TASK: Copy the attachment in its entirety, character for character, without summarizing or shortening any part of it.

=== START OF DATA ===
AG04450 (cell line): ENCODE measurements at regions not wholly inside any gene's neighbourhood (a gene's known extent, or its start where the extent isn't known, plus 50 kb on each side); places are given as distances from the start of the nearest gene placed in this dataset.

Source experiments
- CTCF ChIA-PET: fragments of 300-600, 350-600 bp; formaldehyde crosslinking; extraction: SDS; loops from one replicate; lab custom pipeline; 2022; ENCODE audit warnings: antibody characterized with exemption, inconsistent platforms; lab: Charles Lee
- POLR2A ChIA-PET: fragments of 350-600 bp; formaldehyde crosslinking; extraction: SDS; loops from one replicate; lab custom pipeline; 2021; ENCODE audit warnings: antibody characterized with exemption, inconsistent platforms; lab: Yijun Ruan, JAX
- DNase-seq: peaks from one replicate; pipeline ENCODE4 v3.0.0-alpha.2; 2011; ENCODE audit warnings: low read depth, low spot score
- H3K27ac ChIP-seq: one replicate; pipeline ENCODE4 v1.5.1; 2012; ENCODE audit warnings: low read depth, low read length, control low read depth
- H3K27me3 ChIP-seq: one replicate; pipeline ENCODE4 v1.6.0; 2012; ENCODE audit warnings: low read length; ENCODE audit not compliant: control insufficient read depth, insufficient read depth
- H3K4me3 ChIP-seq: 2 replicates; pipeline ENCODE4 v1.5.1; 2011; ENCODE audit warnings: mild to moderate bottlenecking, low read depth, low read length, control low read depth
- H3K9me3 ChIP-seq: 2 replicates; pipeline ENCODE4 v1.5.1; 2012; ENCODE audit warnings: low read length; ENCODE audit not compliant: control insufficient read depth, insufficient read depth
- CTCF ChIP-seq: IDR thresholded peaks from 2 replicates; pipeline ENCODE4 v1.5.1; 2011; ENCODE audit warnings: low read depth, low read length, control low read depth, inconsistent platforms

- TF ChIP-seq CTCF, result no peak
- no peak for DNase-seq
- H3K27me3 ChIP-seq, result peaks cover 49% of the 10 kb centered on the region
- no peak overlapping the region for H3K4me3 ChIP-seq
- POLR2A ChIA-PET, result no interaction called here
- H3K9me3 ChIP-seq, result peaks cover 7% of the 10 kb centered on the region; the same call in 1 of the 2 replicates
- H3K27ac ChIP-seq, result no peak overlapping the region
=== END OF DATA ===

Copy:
AG04450 (cell line): ENCODE measurements at regions not wholly inside any gene's neighbourhood (a gene's known extent, or its start where the extent isn't known, plus 50 kb on each side); places are given as distances from the start of the nearest gene placed in this dataset.

Source experiments
- CTCF ChIA-PET: fragments of 300-600, 350-600 bp; formaldehyde crosslinking; extraction: SDS; loops from one replicate; lab custom pipeline; 2022; ENCODE audit warnings: antibody characterized with exemption, inconsistent platforms; lab: Charles Lee
- POLR2A ChIA-PET: fragments of 350-600 bp; formaldehyde crosslinking; extraction: SDS; loops from one replicate; lab custom pipeline; 2021; ENCODE audit warnings: antibody characterized with exemption, inconsistent platforms; lab: Yijun Ruan, JAX
- DNase-seq: peaks from one replicate; pipeline ENCODE4 v3.0.0-alpha.2; 2011; ENCODE audit warnings: low read depth, low spot score
- H3K27ac ChIP-seq: one replicate; pipeline ENCODE4 v1.5.1; 2012; ENCODE audit warnings: low read depth, low read length, control low read depth
- H3K27me3 ChIP-seq: one replicate; pipeline ENCODE4 v1.6.0; 2012; ENCODE audit warnings: low read length; ENCODE audit not compliant: control insufficient read depth, insufficient read depth
- H3K4me3 ChIP-seq: 2 replicates; pipeline ENCODE4 v1.5.1; 2011; ENCODE audit warnings: mild to moderate bottlenecking, low read depth, low read length, control low read depth
- H3K9me3 ChIP-seq: 2 replicates; pipeline ENCODE4 v1.5.1; 2012; ENCODE audit warnings: low read length; ENCODE audit not compliant: control insufficient read depth, insufficient read depth
- CTCF ChIP-seq: IDR thresholded peaks from 2 replicates; pipeline ENCODE4 v1.5.1; 2011; ENCODE audit warnings: low read depth, low read length, control low read depth, inconsistent platforms

- TF ChIP-seq CTCF, result no peak
- no peak for DNase-seq
- H3K27me3 ChIP-seq, result peaks cover 49% of the 10 kb centered on the region
- no peak overlapping the region for H3K4me3 ChIP-seq
- POLR2A ChIA-PET, result no interaction called here
- H3K9me3 ChIP-seq, result peaks cover 7% of the 10 kb centered on the region; the same call in 1 of the 2 replicates
- H3K27ac ChIP-seq, result no peak overlapping the region